What Certifications Matter?
15 June 2020
By Ryan Hicks
Director of Sales
Certifications not only attest to the safety and quality of your products, but they also benefit many other aspects of your business. Certifications improve consistency in your supply chain, empower employees to maintain operation standards, and provide customers a baseline set of expectations.
When a business starts its path to becoming certified, many questions emerge. What certifications should you obtain? How long does it take? How do we prepare? Who will it involve? Why does it even matter? Or even what have we got ourselves into? Let’s explore some of these questions in hopes of answering why certifications actually matter!
What is a quality certification?
A quality certification is a verification and validation of your entire quality system. It involves your full team from the shipping and receiving team, maintenance team, operations team and of course the quality team. While the site Quality Manager and site Operations Manager typically lead the process, the quality certification process certifies the knowledge of everyone operating the facility. The certification applies to the company’s entire quality management system (e.g., Standard Operation Procedures, Prerequisite Programs, and much more). It truly is a team effort by all. Quality certification is less of an auditing formality and more of a comprehensive validation of your entire facility and processes that is appropriate for the scope of the certification.
Which quality certifications should I obtain?
To determine which quality certifications best apply to your organization, first evaluate your business and the scope of products you sell. For some, a basic Hazard Analysis Critical Control Point (HACCP) audit is sufficient. For others, a much more extensive global food safety initiative food grade audit, such as Safe Quality Food (SQF) is required. For example, at Trouw Nutrition, we sell pet food premix and specialty ingredients, so we are SQF Food Safety Code certified for the pet food sector category (FSC 32).
In some cases, organizations may need to obtain certifications in addition to HACCP and SQF. Some certifications are specific to certain types of product offerings. For example, restricted use protein product (RUPP) certification specifically certifies that your facility is RUPP free and is critical in some product types. Read our Certifications and Accreditations page to learn more about other accreditation options.
How do I prepare?
To determine the preparation required, first identify the quality standards your desired certification aims to validate. Quality standards document the requirements, specifications and/or guidelines applied by your facility to ensure the safety and quality of your operations. Auditors also evaluate whether the quality standards sufficiently and effectively address their intended purposes. After aligning the team on your quality standards, a thorough internal quality audit would be very helpful in identifying necessary corrective actions prior to your certification audit. This can be executed internally with your team of experts or with the help of a consultant, who previously has conducted audits under the same quality standards and scope as your facility.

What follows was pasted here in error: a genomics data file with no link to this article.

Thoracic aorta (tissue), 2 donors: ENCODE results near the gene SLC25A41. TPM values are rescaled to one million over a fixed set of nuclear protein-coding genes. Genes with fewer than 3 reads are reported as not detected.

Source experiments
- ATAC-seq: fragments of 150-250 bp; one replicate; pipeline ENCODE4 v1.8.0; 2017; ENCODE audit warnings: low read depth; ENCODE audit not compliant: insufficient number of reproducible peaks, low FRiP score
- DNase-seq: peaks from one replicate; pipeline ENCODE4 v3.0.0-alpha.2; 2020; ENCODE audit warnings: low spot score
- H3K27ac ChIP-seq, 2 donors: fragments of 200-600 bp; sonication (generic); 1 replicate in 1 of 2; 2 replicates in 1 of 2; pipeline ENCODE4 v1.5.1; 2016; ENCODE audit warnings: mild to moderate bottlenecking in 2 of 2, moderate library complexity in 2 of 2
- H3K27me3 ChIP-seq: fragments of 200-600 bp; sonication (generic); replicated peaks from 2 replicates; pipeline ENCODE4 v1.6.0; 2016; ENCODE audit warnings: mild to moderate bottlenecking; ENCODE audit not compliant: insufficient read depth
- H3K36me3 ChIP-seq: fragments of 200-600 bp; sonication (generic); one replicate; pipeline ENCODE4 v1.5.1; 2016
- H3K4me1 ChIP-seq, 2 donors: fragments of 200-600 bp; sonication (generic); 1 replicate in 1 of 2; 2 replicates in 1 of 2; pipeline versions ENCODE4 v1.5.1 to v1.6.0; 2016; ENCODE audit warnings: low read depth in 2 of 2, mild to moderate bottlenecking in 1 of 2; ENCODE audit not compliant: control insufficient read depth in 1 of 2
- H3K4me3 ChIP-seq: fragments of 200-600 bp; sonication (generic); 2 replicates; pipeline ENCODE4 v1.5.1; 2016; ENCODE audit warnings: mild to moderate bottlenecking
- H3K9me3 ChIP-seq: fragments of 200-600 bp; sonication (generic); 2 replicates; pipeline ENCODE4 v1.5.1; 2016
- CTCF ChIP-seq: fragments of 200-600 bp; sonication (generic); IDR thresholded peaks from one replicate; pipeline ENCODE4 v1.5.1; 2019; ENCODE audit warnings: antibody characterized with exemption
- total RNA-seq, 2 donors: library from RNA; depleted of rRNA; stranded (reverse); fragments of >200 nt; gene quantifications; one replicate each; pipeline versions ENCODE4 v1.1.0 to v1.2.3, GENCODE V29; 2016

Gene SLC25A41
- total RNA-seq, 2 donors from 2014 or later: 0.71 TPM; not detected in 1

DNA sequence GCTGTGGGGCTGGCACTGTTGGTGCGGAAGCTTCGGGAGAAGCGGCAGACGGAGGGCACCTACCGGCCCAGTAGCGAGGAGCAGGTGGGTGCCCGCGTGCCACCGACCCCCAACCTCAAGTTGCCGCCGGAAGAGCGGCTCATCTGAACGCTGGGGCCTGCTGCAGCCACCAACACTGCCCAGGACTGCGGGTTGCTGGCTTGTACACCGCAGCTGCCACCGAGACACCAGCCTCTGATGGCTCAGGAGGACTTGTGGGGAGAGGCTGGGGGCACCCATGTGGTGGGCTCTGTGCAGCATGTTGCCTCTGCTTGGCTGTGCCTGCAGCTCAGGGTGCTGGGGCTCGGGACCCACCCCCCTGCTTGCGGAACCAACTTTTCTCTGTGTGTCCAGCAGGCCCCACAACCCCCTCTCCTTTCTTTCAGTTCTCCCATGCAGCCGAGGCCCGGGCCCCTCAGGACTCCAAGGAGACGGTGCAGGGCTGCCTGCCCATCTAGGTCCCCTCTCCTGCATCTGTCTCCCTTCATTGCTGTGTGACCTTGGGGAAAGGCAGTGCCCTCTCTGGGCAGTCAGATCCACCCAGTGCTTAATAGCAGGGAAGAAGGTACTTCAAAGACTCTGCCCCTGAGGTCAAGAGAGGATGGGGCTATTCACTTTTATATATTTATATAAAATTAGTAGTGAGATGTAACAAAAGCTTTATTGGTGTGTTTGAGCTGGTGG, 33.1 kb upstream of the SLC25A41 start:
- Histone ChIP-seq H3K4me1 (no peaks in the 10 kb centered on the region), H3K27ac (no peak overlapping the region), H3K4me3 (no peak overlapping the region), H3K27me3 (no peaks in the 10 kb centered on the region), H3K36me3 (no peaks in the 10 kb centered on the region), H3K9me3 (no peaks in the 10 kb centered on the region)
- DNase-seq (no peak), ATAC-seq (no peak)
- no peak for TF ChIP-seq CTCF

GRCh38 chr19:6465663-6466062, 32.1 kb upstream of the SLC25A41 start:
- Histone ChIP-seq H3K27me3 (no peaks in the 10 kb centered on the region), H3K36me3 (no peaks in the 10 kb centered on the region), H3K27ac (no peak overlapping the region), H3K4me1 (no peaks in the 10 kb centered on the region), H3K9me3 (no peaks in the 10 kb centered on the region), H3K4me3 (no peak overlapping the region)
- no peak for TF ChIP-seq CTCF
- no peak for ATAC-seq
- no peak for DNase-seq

How long does the audit process take?
The length of the audit process varies by audit type and size of the facility. Some certifications can be completed in a matter of hours, while more extensive food quality audits may take several days. For example, Trouw Nutrition participates in a week-long audit process for each of the SQF and FAMI-QS audits, while something like a HACCP or RUPP-free audit only takes one day. You can request your audit agency to conduct more than one audit in the same week to streamline preparation time and efforts.
With regard to the size of your facility, in general, the larger the operation, the longer the audit will take. Some audit agencies offer additional services, such as a pre-audit, to aid in preparation. Pre-audits are especially useful if you are starting a brand new quality standard. Typically, the longer the audit process, the more expensive the certification tends to be. But remember, you cannot put a price on the quality and safety of those you are serving or feeding!
What are the benefits of a quality certification?
Obtaining and maintaining a quality certification provides many benefits. The more obvious advantage lies with safety and quality. Certification gives you and your customer base a baseline quality management system upon which you can align and define expectations. The more rigorous certifications require ongoing due diligence, helping your organization maintain these high standards of conduct. You will also receive competitive and cost advantages. The global food safety initiative certifications are recognized worldwide and are not given, but rather earned. You likely will see improved quality performance, which often equates to fewer mistakes and decreased waste.
To truly determine which certifications matter, first fully understand your business and the desires and needs of your customers. The quality and safety of your brand are of utmost importance, often making the difference between a one-time purchase and a lifelong customer. Stay diligent with the process and make it a true team effort. The responsibility of fostering a culture of safety and quality belongs to everyone, not just to your quality department.